Scientists explain how civilization developed on this once-barren planet as follows: about 4 billion years ago a collection of atoms formed by pure chance that was able to duplicate itself, and these complex collections of atoms were able to preserve their complex structures and pass them along to their descendants, generation after generation. Over a long period of time, the accumulation of genetic accidents resulted in more and more complicated collections of atoms, and eventually something called "intelligence" allowed some of these collections of atoms to design buildings and computers and TV sets, and write encyclopedias and science texts.

Sadly, a few years after the second picture was taken, this planet was hit by a massive solar flare from its sun, and all the intelligent beings died, their bodies decayed, and their cells decomposed into simple organic and inorganic compounds. Most of the buildings collapsed immediately into rubble. Those that didn’t crumbled eventually. Most of the computers and TV sets inside were smashed into scrap metal. Even those that weren’t gradually turned into piles of rust. Most of the books in the libraries burned up, the rest rotted over time, and you can see the final result many years later in picture three.


3. Planet today

Now it is the first story that is much more difficult to believe. The development of civilization on this planet, and the tornado that turned rubble into houses and cars, both seem to violate the more general statements of the second law, in a spectacular way. Many reasons why the development of civilization does not violate the second law have been given, but all of them can equally well be used to argue that the second tornado did not violate it either. That is, all except one: there is a theory as to how civilizations can develop on barren planets which is widely accepted in the scientific world, while there is no widely believed theory as to how tornados could turn rubble into houses and cars.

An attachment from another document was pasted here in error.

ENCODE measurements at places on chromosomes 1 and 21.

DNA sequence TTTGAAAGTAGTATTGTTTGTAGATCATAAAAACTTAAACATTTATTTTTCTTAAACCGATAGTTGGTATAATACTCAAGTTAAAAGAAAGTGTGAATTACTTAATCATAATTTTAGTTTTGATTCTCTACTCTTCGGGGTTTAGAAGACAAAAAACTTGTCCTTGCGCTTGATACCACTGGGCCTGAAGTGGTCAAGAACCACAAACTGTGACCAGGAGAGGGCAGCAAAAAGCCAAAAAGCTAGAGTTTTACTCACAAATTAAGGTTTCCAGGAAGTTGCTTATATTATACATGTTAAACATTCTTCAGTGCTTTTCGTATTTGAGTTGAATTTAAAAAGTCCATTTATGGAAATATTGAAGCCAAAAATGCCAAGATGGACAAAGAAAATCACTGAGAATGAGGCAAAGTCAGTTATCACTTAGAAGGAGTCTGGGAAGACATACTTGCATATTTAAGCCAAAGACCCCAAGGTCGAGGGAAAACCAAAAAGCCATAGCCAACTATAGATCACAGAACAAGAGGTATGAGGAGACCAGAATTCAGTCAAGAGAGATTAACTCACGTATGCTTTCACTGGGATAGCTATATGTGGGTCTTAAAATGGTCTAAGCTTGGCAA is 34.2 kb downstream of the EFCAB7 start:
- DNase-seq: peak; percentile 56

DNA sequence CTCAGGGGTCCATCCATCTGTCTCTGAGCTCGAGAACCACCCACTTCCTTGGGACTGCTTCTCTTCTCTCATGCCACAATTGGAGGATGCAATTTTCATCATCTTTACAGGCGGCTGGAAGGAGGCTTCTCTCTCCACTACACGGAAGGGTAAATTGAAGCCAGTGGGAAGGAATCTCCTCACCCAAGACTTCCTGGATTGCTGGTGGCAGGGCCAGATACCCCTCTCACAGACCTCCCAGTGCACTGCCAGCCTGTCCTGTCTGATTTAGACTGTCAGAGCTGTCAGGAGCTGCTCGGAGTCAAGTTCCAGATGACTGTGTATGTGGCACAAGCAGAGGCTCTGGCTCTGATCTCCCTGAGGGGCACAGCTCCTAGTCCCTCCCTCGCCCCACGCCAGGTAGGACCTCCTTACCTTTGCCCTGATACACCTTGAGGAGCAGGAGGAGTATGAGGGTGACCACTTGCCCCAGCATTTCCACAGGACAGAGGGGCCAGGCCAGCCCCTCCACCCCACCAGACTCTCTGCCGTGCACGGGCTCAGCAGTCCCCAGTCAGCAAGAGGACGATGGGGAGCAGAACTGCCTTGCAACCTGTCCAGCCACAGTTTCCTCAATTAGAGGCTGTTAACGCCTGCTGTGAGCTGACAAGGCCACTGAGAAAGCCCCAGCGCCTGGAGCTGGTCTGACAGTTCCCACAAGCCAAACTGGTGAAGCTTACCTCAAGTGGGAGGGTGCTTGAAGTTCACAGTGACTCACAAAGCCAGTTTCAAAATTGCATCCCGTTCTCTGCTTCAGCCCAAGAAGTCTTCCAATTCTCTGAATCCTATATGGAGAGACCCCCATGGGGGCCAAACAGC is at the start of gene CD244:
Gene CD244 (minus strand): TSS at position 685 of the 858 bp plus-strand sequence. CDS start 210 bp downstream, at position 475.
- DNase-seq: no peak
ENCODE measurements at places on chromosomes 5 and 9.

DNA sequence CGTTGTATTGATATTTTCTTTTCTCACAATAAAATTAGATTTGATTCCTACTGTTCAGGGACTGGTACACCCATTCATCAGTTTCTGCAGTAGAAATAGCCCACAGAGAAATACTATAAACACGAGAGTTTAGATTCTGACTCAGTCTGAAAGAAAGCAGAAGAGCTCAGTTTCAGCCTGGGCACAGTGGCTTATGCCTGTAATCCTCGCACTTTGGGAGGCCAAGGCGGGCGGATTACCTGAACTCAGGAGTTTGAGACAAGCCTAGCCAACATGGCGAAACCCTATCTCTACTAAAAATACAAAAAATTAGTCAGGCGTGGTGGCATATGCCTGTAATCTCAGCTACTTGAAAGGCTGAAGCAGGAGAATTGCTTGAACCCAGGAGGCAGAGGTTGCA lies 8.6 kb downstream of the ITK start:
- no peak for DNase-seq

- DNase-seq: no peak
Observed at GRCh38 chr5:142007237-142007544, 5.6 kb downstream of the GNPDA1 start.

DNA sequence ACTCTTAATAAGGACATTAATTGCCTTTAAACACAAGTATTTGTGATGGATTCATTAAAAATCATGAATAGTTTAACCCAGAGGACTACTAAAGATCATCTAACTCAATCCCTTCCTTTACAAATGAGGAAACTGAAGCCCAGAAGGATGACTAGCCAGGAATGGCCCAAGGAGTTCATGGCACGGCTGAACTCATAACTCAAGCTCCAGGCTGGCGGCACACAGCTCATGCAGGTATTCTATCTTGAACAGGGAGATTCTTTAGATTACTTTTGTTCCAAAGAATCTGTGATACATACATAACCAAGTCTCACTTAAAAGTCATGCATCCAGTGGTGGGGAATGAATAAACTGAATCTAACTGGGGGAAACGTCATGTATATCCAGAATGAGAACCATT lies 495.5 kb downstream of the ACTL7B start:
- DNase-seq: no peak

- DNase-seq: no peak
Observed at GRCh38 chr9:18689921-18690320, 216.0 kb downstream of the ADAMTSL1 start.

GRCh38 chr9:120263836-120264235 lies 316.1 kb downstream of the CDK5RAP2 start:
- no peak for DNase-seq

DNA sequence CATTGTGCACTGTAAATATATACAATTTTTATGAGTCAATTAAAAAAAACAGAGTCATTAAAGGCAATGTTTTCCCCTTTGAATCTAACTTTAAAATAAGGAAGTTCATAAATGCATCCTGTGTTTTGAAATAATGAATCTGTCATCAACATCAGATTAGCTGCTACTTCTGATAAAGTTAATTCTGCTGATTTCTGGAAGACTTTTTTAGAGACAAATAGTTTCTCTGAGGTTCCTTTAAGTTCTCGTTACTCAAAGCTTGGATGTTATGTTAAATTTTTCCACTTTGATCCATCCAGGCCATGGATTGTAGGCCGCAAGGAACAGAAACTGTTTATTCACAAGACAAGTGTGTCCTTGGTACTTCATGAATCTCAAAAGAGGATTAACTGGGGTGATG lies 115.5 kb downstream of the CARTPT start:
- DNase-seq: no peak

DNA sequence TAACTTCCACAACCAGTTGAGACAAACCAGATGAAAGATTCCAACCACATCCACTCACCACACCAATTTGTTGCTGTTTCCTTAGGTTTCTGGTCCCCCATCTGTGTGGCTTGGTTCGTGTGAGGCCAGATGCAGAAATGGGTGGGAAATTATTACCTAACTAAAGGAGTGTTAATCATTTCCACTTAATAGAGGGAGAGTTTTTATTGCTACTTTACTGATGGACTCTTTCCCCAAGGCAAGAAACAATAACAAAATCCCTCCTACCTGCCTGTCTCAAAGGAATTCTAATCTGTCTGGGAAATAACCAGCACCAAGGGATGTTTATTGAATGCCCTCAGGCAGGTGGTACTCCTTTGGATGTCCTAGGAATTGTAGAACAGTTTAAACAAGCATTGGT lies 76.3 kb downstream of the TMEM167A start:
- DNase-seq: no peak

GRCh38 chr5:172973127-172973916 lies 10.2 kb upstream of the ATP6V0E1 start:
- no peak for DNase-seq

Well, maybe this widely accepted theory is correct, or maybe a new one will be found that is more plausible. But my question to those who treat evolution as just another scientific problem is this: do you really still believe that anyone who doubts that science can explain the development of life and of human intelligence in terms of unintelligent forces alone simply does not understand how science works? Can you not now at least understand why some of us feel that evolution is a fundamentally different and much more difficult problem than others solved by science, and requires a fundamentally different approach?

See my 2013 BIO-Complexity article, "Entropy and Evolution," or this video, based on that paper, for further development of this topic.

Granville Sewell

Granville Sewell is professor of mathematics at the University of Texas El Paso. He has written four books on numerical analysis, most recently Solving Partial Differential Equation Applications with PDE2D, John Wiley, 2018. In addition to his years at UTEP, has been employed by Universidad Simon Bolivar (Caracas), Oak Ridge National Laboratory, Purdue University, IMSL Inc., The University of Texas Center for High Performance Computing and Texas A&M University, and spent a semester (1999) at Universidad Nacional de Tucuman on a Fulbright scholarship, and another semester (2019) at the UNAM Centro de Geociencas in Queretaro, Mexico.